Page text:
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In cutting capers we shall never please; I 1
Our learning does not lie below our knees.
Shall we procure you symphony and sound,
Then you must each subscribe two hundred pound.
There we should fail too, as to point of voice;
Mistake us not; we’re no Italian boys;
True Britons born from Westminster we come;
And only speak the style of ancient Rome.
We would deserve, not poorly beg, applause;
And stand or fall by Friend's and Busby's laws.' 20
For the distressed, your pity we implore:
If once refused, we’ll trouble you no more,
But leave our Orphan squalling at your door.
H. OH! with what woes am I oppressed!
W. Be still, you senseless calf!
What if the gods should make you blessed?
H. Why then I’d sing and laugh:
But if they wont, I’ll wail and cry.
W. You'll hardly laugh before you die.
TRUTH AND FALSEHOOD.
ONCE on a time, in sunshine weather,
Falsehood and Truth walked out together,
The neighbouring woods and lawns to view,
As opposites will sometimes do.
Through many a blooming mead they past,
And at a brook arrived at last.
The purling stream, the margin green,
With flowers bedecked, a vernal scene,
Invited each itinerant maid, 9
To rest a while beneath the shade.
Under a spreading beech they sat,
And passed the time with female chat;
Whilst each her character maintained;
One spoke her thoughts, the other feigned.
At length, quoth Falsehood, sister Truth,
(For so she called her from her youth)
What if, to shun yon sultry beam,
We bathe in this delightful stream;
The bottom smooth, the water clear,
And there's no prying shepherd near!— 20
With all my heart, the nymph replied,
And threw her snowy robes aside,
Stripped herself naked to the skin,
And with a spring leaped headlong in.
Falsehood more leisurely undressed,
And, laying by her tawdry vest,
Tricked herself out in Truth's array,
And 'cross the meadows tripped away."
From this cursed hour, the fraudful dame,
Of sacred Truth usurps the name, 30
And, with a vile, perfidious mind,
Roams far and near, to cheat mankind;
False sighs suborns, and artful tears,
And starts with vain pretended fears;
In visits, still appears most wise,
And rolls at church her saint-like eyes;
Talks very much, plays idle tricks,
While rising stock” her conscience pricks;
When being, poor thing, extremely gravelled,
She secrets oped, and all unravelled. 40
But on she will, and secrets tell 41
Of John and Joan, and Ned and Nell,
Reviling every one she knows,
As fancy leads, beneath the rose.
Her tongue, so voluble and kind,
It always runs before her mind;
As times do serve, she slily pleads,
And copious tears still show her needs.
With promises as thick as weeds;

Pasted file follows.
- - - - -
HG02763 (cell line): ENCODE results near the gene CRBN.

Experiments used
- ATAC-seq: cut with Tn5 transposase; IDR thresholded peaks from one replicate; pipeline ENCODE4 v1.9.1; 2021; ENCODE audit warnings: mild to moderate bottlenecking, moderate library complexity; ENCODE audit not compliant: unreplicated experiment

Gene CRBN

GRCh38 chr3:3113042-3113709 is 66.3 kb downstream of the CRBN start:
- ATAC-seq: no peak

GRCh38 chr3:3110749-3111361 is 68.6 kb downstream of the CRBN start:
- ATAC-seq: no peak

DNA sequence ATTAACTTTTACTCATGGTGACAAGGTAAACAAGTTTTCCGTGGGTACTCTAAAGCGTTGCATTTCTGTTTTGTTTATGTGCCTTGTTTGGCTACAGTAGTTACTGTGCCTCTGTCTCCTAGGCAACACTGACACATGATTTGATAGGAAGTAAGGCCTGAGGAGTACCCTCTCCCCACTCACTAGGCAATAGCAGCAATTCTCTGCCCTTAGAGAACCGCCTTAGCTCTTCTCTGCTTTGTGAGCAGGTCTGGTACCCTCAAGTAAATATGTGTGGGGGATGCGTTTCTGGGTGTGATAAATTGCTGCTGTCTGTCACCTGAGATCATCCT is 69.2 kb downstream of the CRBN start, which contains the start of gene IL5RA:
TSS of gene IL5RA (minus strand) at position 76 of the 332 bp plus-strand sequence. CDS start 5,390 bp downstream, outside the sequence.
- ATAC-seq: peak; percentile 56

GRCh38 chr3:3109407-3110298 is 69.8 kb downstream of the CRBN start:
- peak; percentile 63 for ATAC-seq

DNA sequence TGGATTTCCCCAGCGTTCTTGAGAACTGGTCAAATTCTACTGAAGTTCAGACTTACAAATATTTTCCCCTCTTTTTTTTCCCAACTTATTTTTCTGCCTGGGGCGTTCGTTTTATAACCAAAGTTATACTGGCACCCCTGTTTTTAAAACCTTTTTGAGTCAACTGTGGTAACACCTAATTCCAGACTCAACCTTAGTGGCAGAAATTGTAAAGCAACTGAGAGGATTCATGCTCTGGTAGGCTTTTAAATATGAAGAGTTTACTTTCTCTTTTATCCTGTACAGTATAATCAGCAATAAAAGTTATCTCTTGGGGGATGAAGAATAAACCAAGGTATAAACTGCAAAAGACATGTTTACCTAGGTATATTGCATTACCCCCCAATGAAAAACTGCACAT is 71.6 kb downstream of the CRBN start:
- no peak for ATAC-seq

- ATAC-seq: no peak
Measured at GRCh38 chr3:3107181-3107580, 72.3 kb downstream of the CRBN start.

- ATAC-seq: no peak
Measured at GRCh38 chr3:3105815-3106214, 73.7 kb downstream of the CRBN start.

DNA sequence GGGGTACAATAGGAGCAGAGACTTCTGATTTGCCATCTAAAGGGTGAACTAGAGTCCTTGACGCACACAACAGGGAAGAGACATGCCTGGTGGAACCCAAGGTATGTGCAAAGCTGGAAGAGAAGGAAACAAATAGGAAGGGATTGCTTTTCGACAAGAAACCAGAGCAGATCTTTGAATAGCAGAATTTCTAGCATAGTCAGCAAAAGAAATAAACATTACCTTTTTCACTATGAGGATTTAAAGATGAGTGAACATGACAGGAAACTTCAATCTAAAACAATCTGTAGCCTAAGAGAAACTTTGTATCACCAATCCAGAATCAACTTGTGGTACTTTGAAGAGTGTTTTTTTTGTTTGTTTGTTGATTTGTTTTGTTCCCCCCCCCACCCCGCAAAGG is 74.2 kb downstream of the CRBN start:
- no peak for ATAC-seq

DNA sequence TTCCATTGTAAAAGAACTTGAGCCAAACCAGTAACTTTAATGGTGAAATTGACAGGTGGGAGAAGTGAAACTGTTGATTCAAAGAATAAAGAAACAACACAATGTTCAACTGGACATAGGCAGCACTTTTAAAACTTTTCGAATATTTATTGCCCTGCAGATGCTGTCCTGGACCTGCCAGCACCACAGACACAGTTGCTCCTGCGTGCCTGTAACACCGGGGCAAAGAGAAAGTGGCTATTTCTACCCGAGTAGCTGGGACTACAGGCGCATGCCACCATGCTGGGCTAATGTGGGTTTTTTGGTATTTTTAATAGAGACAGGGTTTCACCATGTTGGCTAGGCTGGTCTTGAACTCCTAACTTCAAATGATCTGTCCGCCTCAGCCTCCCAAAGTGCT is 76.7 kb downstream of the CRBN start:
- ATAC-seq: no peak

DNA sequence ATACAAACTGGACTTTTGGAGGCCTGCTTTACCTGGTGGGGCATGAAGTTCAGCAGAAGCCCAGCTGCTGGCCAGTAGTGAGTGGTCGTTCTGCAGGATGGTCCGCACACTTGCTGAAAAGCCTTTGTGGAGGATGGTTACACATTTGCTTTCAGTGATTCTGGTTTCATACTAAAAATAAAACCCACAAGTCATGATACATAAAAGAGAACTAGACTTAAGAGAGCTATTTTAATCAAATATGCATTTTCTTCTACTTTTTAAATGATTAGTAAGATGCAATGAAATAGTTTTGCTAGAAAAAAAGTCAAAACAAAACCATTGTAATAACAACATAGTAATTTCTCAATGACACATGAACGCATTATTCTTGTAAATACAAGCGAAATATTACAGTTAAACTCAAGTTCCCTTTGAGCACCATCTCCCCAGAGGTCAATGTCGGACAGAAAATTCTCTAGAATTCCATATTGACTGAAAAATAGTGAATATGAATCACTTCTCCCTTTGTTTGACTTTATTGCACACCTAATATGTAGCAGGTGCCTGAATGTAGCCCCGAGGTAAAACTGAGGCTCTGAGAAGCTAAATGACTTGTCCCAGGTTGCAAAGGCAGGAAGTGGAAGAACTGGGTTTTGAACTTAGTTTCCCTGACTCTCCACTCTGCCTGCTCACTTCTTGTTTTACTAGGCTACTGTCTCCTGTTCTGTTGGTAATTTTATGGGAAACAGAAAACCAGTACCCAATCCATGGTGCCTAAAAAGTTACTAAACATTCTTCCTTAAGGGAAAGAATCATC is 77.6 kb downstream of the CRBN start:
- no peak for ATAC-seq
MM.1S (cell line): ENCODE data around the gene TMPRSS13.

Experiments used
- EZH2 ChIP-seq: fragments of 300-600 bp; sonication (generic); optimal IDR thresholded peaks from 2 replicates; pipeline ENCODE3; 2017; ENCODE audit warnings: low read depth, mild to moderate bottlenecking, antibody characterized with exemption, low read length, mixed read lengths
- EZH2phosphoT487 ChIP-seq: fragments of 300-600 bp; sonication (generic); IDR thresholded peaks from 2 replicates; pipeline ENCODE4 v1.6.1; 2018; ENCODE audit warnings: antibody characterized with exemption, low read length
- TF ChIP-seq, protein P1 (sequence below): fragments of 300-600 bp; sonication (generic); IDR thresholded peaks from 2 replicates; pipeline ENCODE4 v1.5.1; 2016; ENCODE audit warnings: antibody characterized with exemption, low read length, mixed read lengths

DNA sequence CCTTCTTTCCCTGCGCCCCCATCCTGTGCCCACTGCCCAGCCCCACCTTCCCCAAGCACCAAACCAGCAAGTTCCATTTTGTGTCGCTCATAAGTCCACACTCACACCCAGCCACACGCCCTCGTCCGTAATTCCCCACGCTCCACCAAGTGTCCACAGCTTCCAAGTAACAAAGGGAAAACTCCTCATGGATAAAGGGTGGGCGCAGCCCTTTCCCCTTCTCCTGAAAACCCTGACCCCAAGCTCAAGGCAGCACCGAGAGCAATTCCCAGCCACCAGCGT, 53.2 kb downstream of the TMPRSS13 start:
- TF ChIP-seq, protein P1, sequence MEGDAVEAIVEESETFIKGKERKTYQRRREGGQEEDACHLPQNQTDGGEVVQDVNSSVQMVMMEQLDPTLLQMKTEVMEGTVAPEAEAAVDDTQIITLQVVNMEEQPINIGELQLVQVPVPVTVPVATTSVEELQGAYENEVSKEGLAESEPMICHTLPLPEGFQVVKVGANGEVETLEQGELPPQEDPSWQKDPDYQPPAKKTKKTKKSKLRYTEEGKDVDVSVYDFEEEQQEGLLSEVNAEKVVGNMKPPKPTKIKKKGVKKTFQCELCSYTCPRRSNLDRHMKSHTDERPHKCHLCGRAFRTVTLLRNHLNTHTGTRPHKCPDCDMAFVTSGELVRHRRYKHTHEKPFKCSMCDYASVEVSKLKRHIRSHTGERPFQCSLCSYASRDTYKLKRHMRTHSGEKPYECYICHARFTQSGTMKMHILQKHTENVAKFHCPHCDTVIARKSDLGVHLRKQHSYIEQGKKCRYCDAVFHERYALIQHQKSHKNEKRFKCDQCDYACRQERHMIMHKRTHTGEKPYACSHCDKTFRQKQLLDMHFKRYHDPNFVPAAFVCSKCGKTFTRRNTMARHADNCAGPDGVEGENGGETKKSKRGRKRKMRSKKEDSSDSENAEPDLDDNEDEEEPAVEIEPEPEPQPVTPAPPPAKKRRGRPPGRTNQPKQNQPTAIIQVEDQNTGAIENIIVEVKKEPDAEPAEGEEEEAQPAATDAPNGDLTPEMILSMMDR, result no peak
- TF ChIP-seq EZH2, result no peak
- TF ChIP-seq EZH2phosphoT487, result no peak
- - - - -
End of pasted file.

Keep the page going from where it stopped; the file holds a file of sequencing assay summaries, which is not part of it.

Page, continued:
Speaks pro and con, is wondrous civil, 50
To-day a saint, to-morrow devil.
Poor Truth she stripped, as has been said,
And naked left the lovely maid,
Who, scorning from her cause to wince,
Has gone stark-naked ever since;
And ever naked will appear,
Beloved by all who Truth revere.
It always has been thought discreet
To know the company you meet;
And sure there may be secret danger
In talking much before a stranger.
‘Agreed: What then?' Then drink your ale;
I’ll pledge you, and repeat my tale.
No matter where the scene is fixed:
The persons were but oddly mixed;
When sober Damon thus began
(And Damon is a clever man), 10
“I now grow old; but still, from youth,
Have held for modesty and truth.
The men, who by these sea-marks steer, 13
In life's great voyage never err;
Upon this point I dare defy
The world. I pause for a reply.”
‘Sir, either is a good assistant,'
Said one who sat a little distant:
“Truth decks our speeches and our books;
And modesty adorns our looks: 20
But farther progress we must take;
Not only born to look and speak,
The man must act. The Stagyrite
Says thus, and says extremely right;
Strict justice is the sovereign guide,
That o'er our actions should preside;
This queen of virtues is confessed
To regulate and bind the rest.
Thrice happy if you once can find
Her equal balance poise your mind; 30
All different graces soon will enter,
Like lines concurrent to their centre.’
'Twas thus, in short, these two went on,
With yea and nay, and pro and con,
Through many points divinely dark,
And Waterland assaulting Clarke;
Till, in theology half lost,
Damon took up the Evening-Post;
Confounded Spain, composed the North,
And deep in politics held forth. 40
‘Methinks we’re in the like condition,
As at the Treaty of Partition;
That stroke, for all King William's care,
Begat another tedious war.
Matthew, who knew the whole intrigue,
Ne'er much approved that mystic league:
In the vile Utrecht Treaty too, 47
Poor man! he found enough to do.
Sometimes to me he did apply;
But Down-right Dunstable was I,
And told him where they were mistaken,
And counselled him to save his bacon.
But (pass his politics and prose)
I never herded with his foes;
Nay, in his verses, as a friend,
I still found something to commend.
Sir, I excused his Nut-brown Maid,
Whate'er severer critics said;
Too far, I own, the girl was tried;
The women all were on my side. 60
For Alma I returned him thanks;
I liked her with her little pranks;
Indeed, poor Solomon in rhyme
Was much too grave to be sublime.”
Pindar and Damon scorn transition,
So on he ran a new division:
Till, out of breath, he turned to spit;
(Chance often helps us more than wit).
T'other that lucky moment took,
Just nicked the time, broke in, and spoke. 70
“Of all the gifts the gods afford
(If we may take old Tully's word)
The greatest is a friend; whose love
Knows how to praise, and when reprove:
From such a treasure never part,
But hang the jewel on your heart:
And, pray, sir, (it delights me) tell;
You know this author mighty well?’
‘Know him! d'ye question it? Odds-fish!
Sir, does a beggar know his dish?